Categorically rejecting the Odisha government’s request for preferential allocation of mines to Posco in view of its ‘international ramifications’, Union Steel and Mines minister Narendra Singh Tomar, in a recent letter to the state government, has made it abundantly clear that Posco, like other companies, will have to bid for the Khandadhar mines – or any mines for that matter – under the provisions of the amended MMDR Act.
On a visit to the state on Saturday, Union Mines secretary Anup K Pujari reiterated the minister’s statement saying the new Act leaves no room for any special consideration.
This rejection, more than anything else, has proved to be the proverbial last straw on the camel’s back for Posco. The Korean company is reportedly unwilling to participate in the auction fearing that Indian steel companies – which, for obvious reasons, are wary of the Korean giant – could form a cartel to jack up the auction price, making it unviable for Posco to go ahead with its marquee project, billed as the biggest FDI project in India.
Tomar recently informed Parliament that Posco is in talks with public sector steel behemoth Steel Authority of India Limited (SAIL) for collaboration in setting up a steel plant in India. Though the minister did not specify the location, it is believed that he was referring to Bokaro in neighbouring Kharkhand where SAIL has excess land.
Industry sources, however, say this is old hat and the ‘talks’ have got stuck on SAIL’s refusal to allow Posco to have 51% share in the proposed joint venture. On its part, Posco is not willing to be a partner in a venture where it does not have controlling stake and has to play second fiddle.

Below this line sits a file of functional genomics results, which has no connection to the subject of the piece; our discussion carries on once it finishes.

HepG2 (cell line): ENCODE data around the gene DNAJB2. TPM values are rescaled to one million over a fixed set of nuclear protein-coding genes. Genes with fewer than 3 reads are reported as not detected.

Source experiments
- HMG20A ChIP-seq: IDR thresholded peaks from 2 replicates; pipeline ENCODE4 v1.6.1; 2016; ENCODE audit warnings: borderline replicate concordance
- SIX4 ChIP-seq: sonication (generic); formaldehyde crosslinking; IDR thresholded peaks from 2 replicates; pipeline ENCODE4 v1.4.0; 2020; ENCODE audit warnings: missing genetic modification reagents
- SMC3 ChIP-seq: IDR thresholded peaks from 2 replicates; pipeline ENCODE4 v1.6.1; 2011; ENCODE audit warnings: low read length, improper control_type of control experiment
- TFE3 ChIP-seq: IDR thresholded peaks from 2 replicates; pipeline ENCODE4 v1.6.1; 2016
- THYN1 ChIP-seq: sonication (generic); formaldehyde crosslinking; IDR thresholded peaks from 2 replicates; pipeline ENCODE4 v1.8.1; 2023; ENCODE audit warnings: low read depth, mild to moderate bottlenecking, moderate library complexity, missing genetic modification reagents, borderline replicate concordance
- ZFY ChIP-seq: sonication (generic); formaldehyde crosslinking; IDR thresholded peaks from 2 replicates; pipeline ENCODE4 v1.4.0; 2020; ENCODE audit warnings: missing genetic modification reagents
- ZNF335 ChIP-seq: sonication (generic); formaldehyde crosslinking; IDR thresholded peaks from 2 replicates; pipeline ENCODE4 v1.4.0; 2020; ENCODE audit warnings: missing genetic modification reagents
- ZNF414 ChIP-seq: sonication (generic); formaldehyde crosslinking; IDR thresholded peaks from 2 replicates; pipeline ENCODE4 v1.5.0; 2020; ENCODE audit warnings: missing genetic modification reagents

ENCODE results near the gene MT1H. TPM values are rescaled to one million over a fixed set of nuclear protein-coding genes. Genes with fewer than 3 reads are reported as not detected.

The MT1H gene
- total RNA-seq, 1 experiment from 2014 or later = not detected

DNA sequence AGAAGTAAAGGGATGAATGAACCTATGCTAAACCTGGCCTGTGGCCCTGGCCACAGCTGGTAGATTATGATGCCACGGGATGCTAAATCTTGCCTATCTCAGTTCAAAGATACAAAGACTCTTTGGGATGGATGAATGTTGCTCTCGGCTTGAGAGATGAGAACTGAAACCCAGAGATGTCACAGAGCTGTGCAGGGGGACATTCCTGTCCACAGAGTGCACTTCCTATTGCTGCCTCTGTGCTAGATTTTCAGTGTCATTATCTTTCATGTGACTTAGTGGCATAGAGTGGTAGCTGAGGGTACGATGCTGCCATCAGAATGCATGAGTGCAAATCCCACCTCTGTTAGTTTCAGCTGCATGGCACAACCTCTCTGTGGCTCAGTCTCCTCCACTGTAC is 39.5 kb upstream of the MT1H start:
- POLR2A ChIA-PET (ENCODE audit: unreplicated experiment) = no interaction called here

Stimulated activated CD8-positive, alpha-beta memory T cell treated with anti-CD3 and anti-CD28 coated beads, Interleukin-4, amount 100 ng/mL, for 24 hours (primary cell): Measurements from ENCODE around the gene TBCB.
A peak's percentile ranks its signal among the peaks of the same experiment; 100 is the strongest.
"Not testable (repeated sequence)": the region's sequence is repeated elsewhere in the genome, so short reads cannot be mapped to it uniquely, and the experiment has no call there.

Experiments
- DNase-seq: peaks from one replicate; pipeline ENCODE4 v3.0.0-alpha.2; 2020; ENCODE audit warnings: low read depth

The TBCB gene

With the assurance of raw material linkage not there anymore, Posco has also withdrawn from the special purpose vehicle (SPV) for the laying of the Haridaspur-Paradip railway line, which would have facilitated transport of iron ore from the mines to its plant. The company has written to the head of the SPV asking for a refund of the Rs 27 crore it had contributed to it.
Posco has recently ties up with Indian steel maker Mesco, which already has captive iron ore mines, to set up a plant based on the Finex technology at Duburi in Jajpur district. But this cannot obviously be a substitute for the mega steel plant it proposed to set up near Paradip.
With the new Land Acquisition Act, acquisition of the amount of land needed for a project of similar dimensions anywhere in the country would be next to impossible for any company, not just Posco. Logically, therefore, Odisha remains the best bet for the Korean company since the difficult part of land acquisition is already over here. But in the absence of raw material linkage, the land acquired is of no use.
Unfortunately for Posco, it cannot go the Vedanta way and buy time for raw material linkage while making do with raw material procured from various sources to run its plant at a much reduced capacity because of the size of its proposed plant. For the same reason, it cannot bank on the state government’s assurance to make iron ore available through state PSU Odisha Mining Corporation (OMC) either.
In the event, the project that has for long been touted as the ‘single largest FDI’ looks destined to meet the fate of previous big ticket steel projects like the Tata Steel project in Gopalpur in Ganjam district and Arcelor-Mittal project in Keonjhar district.